Finding Church: Duane W.H. Arnold, PhD
I’ve spent a good bit of my adult life studying and thinking about the early Church. While much of my work has focused on the fourth century of the Christian era, I’ve also been intrigued by the generation of believers that immediately followed the time of the apostles. This is especially true as I have grown older. I think that this is owing to the fact that I have been able to access and have personal knowledge about much that took place in what must seem to others to be a very distant past. Let me explain.
I am writing this article in the year 2020. Now, if I were to tell you that I had heard personal stories and anecdotes from the 1930s about Archbishop William Temple (1881-1944) you might have to stop and think for a moment. Yet, this is absolutely true. One of my mentors, Bishop Michael Ramsey (1904-1988) knew Archbishop Temple and, in fact, had been selected by Temple to engage in some particular theological work. So, in 2020, I can speak with some “insider knowledge” about certain theological discussions that took place almost a century before. This isn’t some mystical clairvoyance. It is simply that I “knew the man who knew the man”.
My father, who was from the South, knew men who were veterans of the Civil War. He also knew men who had been born into slavery. As I was growing up, he told me their stories. In the year 2020, I could easily write down their names, their stories and where they lived with a host of details from over 150 years past. Many reading this can probably come up with similar examples.
Now, let’s turn to the shape and style of the early Church. The Didache was most likely written at the very end of the first century or the beginning of the second century. While I believe it was most likely written between 90-100 of the Christian era, let’s be very cautious and conservative and say it was written in the year 120. The time between Christ’s earthly ministry and the writing of the Didache is the same as the time between me writing this article and the theological discussions that took place between Temple and Ramsey in the 1930s. Like me, the writer of the Didache “knew the man who knew the man”. Indeed, depending on his age, the writer of the Didache may well have known or heard one or more of the apostles. This may also have been the case with the other Apostolic Fathers who wrote during this time period.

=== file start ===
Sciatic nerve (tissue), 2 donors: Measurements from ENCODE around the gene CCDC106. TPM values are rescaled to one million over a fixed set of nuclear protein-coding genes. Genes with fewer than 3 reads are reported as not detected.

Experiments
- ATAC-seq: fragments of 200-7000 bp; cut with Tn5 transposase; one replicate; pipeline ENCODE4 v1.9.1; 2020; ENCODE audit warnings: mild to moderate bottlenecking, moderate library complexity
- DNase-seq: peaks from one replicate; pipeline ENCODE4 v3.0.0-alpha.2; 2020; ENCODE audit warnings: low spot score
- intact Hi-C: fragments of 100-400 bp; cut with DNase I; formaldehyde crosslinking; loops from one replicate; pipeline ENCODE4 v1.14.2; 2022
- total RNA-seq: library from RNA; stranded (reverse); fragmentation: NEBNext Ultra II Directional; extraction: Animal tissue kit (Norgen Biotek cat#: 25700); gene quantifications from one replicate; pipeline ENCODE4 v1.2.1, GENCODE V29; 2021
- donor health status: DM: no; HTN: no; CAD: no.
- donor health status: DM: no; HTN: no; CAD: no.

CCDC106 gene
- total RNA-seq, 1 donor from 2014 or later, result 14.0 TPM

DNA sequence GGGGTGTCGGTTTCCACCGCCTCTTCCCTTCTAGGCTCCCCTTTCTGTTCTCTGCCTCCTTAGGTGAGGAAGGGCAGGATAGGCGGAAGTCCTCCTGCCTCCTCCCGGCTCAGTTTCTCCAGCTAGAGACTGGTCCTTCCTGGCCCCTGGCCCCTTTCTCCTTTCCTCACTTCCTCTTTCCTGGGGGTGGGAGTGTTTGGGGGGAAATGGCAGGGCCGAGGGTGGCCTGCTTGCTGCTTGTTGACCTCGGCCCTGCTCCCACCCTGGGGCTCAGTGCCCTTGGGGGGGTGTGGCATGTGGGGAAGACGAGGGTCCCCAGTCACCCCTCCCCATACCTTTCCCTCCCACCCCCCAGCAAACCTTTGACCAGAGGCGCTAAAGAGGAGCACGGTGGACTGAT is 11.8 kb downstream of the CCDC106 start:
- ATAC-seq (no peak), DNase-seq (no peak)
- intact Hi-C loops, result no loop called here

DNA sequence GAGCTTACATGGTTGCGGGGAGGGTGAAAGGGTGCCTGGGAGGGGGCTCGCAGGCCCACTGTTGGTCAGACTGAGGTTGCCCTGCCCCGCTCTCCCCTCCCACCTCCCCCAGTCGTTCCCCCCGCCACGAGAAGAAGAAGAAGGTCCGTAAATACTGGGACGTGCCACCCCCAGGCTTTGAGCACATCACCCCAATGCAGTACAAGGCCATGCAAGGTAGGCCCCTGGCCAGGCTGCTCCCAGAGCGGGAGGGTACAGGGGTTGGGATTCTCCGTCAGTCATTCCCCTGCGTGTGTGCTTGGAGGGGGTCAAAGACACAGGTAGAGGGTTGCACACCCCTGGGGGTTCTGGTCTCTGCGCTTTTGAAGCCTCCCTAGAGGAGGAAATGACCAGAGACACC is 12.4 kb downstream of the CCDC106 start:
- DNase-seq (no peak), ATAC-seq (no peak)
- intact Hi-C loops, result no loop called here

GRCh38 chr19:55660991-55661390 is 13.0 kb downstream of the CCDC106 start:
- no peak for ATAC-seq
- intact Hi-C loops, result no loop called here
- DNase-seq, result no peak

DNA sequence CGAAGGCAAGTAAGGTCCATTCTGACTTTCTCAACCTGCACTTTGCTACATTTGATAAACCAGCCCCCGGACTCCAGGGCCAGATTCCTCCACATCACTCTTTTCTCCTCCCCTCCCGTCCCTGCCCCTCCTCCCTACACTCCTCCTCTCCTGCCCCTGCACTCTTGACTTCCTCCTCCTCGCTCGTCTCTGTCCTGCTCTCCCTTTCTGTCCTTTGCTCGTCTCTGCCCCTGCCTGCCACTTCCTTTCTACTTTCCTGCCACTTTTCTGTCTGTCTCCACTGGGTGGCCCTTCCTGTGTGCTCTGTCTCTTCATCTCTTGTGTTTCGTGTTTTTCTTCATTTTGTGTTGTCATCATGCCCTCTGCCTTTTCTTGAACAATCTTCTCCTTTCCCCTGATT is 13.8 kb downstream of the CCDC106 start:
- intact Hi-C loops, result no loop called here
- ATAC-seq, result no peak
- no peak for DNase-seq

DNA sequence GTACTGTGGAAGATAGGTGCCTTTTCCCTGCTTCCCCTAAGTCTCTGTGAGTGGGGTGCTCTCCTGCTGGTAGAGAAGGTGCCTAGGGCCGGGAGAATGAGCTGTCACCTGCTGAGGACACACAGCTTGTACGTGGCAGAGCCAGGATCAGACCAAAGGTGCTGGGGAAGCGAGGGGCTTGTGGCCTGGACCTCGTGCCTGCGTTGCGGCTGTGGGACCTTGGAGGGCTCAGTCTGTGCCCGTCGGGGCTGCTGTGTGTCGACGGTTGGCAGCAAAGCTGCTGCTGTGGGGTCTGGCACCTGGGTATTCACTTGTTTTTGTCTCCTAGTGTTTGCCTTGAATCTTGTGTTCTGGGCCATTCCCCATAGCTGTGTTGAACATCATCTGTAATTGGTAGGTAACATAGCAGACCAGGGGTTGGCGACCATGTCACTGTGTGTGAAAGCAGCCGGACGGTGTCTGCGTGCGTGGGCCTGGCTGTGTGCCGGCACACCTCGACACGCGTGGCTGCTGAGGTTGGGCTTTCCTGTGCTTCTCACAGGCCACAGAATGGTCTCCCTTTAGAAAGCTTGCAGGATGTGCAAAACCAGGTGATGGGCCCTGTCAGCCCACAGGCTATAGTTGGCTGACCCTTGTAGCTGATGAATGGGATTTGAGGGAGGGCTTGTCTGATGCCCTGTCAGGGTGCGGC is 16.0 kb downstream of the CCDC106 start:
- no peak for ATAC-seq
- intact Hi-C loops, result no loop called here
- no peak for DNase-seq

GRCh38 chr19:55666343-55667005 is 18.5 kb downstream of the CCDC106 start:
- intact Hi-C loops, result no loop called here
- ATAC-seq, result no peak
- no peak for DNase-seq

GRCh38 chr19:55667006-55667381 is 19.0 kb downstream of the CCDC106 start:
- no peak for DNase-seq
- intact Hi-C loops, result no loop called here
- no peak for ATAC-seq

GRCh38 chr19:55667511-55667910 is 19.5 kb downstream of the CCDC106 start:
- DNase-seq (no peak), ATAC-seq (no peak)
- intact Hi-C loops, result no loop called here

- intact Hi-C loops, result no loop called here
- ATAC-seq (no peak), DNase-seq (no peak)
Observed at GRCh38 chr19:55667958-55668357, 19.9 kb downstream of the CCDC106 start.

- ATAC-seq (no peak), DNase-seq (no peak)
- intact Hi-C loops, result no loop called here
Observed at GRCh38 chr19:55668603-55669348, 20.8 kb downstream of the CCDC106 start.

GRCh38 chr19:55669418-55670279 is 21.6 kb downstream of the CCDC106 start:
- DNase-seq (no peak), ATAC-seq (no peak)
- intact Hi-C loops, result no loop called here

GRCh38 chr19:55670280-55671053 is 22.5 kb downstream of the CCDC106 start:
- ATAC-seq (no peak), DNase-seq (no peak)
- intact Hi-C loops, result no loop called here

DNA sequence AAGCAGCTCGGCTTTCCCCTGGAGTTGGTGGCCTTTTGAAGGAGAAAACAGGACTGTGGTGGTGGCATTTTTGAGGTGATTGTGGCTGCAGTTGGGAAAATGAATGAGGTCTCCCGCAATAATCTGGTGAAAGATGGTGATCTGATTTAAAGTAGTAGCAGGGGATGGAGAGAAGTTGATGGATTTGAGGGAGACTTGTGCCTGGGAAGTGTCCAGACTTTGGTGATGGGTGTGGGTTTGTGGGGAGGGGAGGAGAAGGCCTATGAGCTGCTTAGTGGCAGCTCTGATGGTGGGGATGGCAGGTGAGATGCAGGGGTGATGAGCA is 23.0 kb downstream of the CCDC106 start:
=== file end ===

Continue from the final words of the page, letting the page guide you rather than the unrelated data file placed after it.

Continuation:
What they have to say about the Church, about their practices and their mode of worship, are, therefore, not flights of imagination or something invented on the spot. Moreover, they write about practices that seem to have been common knowledge among those who identified as Christians. Additionally, there is an amazing consistency spanning the first two centuries of the Church. Indeed, in the archeological work at Dura-Europos on the earliest known Christian church (a house converted for worship between 233 and 256) the specific architectural elements signifying a place of Christian worship line up withe the elements of worship we find in the Didache. The discovery in that place of parchment fragments with Eucharistic prayers from the Didache (written in Hebrew) only serves to highlight a consistent usage over the course of at least one and a half centuries.
This is not “a riddle wrapped in a mystery inside an enigma”. It is known and it is documented.
For instance, in the Didache there are sections on:
Baptism, conferred in the Name of the Father and of the Son and of the Holy Spirit.
Fasting on Wednesdays and Fridays
Daily Prayer, including saying the Lord’s Prayer three times a day
Worship on “the Lord’s Day” and sharing in the Eucharist each Sunday
Now, much more can be said about the Didache, but what I want to point out in this small essay is that we know what “church” looked like for these early Christians. Not only do we know what it looked like, we also have a compelling argument as to how they learned what church looked like, and that was from the first followers of Christ who passed along what they had known and what they had seen.
(To be continued…)